Effects of German Universities’ Excellence Initiative on Ability Sorting of Students and perceptions of Educational Quality” (with P. Kampkötter), Journal of Institutional and Theoretical Economics, 173(4), 2017: 662-687 (non-paywalled version here)

We investigate potential spillover effects from the German Excellence Initiative on university education. Using data from a representative student survey, we find that winning the competition allows universities to enroll significantly better high-school graduates in three subsequent admission terms. We then investigate a possible channel explaining the effect on admissions by studying whether the excellence label improves students' perception of educational quality. We find that the label significantly improves students' ratings of a university's educational quality and their job market expectations immediately following the award. However, ratings largely return to previous levels when students are surveyed three years later, although the status persists.

Ist sanfter Paternalismus ethisch vertretbar? Eine differenzierende Betrachtung aus Sicht der Freiheit” (with S. Lotz), Sozialer Fortschritt/German Review of Social Policy, 63(3), 2014: 52-58

-- English version -- : Is Soft Paternalism Ethically Legitimate? - The Relevance of Psychological Processes for the Assessment of Nudge-Based Policies, Cologne Graduate School Working Paper, 5(2), 2014

In this article we develop a taxonomy of behavioral policy measures proposed by Thaler and Sunstein (2008). Based on this taxonomy, we discuss the ethical legitimacy of these measures. First, we explain two common reservations against nudges (choice architecture) rooted in utilitarian and Kantian ethics. In addition to wellbeing, we identify freedom of action and freedom of will (autonomy) as relevant ethical criteria. Then, using practical examples, we develop a taxonomy that classifies nudges according to the psychological mechanisms they use and separately discuss the legitimacy of several types of behavioral policy measures. We hope to thereby make a valuable contribution to the debate on the ethical legitimacy of behavioral policy making.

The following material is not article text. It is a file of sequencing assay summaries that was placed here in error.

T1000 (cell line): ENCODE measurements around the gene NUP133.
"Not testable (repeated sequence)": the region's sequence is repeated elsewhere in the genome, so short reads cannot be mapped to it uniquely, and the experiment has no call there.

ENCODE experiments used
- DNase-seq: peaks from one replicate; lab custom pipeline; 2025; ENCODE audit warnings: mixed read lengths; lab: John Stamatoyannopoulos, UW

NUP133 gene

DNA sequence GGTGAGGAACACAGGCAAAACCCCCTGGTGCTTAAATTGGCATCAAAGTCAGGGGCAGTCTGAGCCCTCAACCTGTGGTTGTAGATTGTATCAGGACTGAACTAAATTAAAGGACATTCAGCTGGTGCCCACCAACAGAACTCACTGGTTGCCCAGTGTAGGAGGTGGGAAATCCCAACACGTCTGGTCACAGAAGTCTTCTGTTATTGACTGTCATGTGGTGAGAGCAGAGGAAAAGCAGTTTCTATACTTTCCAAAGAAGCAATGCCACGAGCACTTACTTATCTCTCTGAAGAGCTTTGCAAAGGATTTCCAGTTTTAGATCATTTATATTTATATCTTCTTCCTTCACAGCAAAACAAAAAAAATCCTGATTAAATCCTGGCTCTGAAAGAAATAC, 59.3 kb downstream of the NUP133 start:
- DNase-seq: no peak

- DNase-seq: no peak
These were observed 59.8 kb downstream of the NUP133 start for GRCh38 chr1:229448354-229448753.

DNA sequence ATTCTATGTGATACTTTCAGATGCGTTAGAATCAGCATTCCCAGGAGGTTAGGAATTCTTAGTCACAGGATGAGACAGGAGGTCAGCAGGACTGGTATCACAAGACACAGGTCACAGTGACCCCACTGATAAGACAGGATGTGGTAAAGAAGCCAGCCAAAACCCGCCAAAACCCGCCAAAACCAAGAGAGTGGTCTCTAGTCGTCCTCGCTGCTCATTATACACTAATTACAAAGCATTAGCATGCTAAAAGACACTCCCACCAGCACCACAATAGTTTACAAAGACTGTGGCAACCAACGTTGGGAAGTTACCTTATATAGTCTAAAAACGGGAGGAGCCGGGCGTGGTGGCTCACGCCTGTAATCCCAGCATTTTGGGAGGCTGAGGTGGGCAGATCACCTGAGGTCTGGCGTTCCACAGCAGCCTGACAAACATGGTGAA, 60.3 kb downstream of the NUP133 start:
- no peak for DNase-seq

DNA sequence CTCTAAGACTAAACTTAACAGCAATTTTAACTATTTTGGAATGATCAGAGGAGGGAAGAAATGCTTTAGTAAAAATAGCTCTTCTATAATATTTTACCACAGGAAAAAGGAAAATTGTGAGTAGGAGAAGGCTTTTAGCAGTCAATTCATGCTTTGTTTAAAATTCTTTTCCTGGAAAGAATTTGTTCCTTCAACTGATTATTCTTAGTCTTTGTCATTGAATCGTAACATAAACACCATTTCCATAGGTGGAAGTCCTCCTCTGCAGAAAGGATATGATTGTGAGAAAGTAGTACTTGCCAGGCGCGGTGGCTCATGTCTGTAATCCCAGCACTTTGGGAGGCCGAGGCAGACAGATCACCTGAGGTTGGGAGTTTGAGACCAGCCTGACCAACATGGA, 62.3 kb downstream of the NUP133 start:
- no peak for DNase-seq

Work in Progress (selected)

Peer Selection and Academic Performance: Evidence from a Natural Field Experiment, with Rainer Michael Rilke and Burcin Yurtoglu

We run a natural field experiment to study the influence of two group assignment mechanisms on academic performance. Students can either choose a study partner or are assigned a partner randomly to form a study group. During the semester, study groups work on different tasks that contribute to their final grade. Preliminary results show that performance in group tasks is significantly better when partners are assigned randomly although satisfaction and self-reported cooperation are significantly worse. When we allow for self-selection, peer ability is not significantly more homogeneous although students who are more able and/or more pro-social tend to get more able and pro-social partners and students tend to choose a partner of the same gender. We find no significant effects on exam performance.

School Competition (based on the National Pupil Database), with Alex Bryson, Lucy Stokes and David Wilkinson

Increasing Cooperation in Polarized Groups (lab experiment)

Side-effects of Strategic Information Revelation (lab experiment), with Thomas de Haan

Effects of Meditation on Academic Performance (field experiment), with Lea Cassar and Vanessa Valero

The E-Word: On the Public Acceptance of Experiments, with Elisabeth Grewenig, Philipp Lergetporer and Katharina Werner

Contributions to Education Policy (in German)

Fischer, M. & Geis, W.: Bestimmungsgrößen der Bildungsmobilität in Deutschland, IW-Trends, 1/2013 [Determinants of educational mobility in Germany, IW-Trends – Quarterly for Empirical Economic Research of the Cologne Inst. for Econ. Research]

Anger, C., Fischer, M. Geis, W., Lotz, S., Plünnecke A. & Schmidt, J.: Gesamtwirtschaftliche Effekte einer Ganztagsbetreuung von Kindern von Alleinerziehenden, Gutachten des Instituts der deutschen Wirtschaft Köln in Kooperation mit dem Bundesministerium für Familie, Senioren, Frauen und Jugend (BMFSFJ) und dem Deutschen Roten Kreuz, 2012 [Macroeconomic effects of day care for children of single parents, Report to the Federal Ministry of Family Affairs, Senior Citizens, Women and Youth and the German Red Cross]

Anger, C., Esselmann, I., Fischer & M. Plünnecke, A.: Bildungsmonitor 2012. Infrastruktur verbessern – Teilhabe sichern – Wachstumskräfte stärken, Forschungsbericht des Instituts der deutschen Wirtschaft Köln im Auftrag der Initiative Neue Soziale Marktwirtschaft, 2012 [Education Monitor 2012. Improving the infrastructure – securing participation – fostering growth, Report]